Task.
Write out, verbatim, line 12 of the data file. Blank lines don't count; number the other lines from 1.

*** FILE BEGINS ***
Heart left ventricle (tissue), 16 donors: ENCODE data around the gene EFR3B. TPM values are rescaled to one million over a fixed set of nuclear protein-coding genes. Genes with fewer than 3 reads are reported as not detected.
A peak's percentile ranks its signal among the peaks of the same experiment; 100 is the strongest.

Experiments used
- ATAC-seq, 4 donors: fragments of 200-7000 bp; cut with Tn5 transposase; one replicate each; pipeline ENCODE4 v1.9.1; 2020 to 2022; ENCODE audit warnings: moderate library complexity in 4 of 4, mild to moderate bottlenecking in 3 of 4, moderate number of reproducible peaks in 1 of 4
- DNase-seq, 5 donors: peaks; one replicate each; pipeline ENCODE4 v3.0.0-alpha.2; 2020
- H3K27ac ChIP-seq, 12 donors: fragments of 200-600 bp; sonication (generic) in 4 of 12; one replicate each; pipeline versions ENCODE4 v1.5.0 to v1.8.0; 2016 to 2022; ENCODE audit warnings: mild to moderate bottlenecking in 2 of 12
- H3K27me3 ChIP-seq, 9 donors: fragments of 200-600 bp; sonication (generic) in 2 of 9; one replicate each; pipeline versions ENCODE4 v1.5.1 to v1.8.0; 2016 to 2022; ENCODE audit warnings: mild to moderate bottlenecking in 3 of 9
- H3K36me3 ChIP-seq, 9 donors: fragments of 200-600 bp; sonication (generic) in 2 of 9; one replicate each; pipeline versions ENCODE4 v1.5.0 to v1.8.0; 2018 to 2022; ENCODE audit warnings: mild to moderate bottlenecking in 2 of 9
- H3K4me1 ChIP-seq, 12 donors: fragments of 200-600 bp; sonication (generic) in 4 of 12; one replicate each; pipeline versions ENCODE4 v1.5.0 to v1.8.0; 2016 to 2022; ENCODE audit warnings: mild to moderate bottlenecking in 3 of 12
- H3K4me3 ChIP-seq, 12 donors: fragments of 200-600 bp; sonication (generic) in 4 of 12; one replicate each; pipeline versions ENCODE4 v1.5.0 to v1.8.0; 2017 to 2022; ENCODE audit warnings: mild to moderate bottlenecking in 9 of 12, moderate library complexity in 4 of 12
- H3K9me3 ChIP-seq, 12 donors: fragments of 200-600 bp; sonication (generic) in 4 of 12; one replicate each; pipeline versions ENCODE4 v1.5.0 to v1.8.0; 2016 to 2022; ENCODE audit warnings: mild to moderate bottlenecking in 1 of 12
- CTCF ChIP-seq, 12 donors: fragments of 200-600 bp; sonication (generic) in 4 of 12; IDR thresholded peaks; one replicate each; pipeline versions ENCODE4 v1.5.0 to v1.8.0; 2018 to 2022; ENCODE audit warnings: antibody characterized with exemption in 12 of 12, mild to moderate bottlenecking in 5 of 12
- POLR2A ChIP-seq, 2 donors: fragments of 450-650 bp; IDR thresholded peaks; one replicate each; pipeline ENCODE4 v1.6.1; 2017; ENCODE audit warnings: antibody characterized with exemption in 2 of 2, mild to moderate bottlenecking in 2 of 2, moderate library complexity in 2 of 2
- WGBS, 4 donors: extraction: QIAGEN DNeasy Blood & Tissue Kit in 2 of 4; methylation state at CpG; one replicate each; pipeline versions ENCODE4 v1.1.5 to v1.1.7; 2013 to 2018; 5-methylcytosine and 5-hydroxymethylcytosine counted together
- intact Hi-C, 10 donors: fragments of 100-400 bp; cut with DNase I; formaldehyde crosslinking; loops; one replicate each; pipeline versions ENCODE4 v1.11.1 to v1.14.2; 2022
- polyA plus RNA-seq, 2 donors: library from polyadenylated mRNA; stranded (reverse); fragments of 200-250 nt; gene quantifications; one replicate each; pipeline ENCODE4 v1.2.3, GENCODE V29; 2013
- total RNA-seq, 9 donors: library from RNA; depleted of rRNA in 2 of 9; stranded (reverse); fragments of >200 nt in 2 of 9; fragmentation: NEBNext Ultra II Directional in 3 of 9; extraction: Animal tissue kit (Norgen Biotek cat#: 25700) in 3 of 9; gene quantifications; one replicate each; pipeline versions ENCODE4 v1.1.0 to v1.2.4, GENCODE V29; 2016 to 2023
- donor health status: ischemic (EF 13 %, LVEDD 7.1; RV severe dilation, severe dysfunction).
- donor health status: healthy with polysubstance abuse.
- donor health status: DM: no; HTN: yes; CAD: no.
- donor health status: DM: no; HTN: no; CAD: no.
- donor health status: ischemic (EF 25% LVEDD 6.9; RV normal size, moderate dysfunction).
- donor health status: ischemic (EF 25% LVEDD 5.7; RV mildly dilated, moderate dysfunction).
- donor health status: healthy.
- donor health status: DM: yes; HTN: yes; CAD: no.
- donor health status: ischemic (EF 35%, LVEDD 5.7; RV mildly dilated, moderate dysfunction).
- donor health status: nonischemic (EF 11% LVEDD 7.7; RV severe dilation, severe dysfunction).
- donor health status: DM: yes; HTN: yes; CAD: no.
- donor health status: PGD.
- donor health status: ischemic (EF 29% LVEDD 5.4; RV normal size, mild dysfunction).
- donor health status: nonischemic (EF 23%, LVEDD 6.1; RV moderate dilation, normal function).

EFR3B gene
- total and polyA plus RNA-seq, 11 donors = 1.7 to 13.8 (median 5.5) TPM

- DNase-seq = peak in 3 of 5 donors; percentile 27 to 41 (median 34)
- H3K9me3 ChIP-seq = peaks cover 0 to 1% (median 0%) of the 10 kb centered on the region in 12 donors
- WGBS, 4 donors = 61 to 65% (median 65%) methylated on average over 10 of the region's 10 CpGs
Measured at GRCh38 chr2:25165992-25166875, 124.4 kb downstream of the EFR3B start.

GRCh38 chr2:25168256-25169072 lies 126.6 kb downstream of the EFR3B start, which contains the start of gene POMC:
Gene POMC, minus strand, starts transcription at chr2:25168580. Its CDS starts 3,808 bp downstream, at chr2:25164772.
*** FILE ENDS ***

- CTCF ChIP-seq, 12 donors: fragments of 200-600 bp; sonication (generic) in 4 of 12; IDR thresholded peaks; one replicate each; pipeline versions ENCODE4 v1.5.0 to v1.8.0; 2018 to 2022; ENCODE audit warnings: antibody characterized with exemption in 12 of 12, mild to moderate bottlenecking in 5 of 12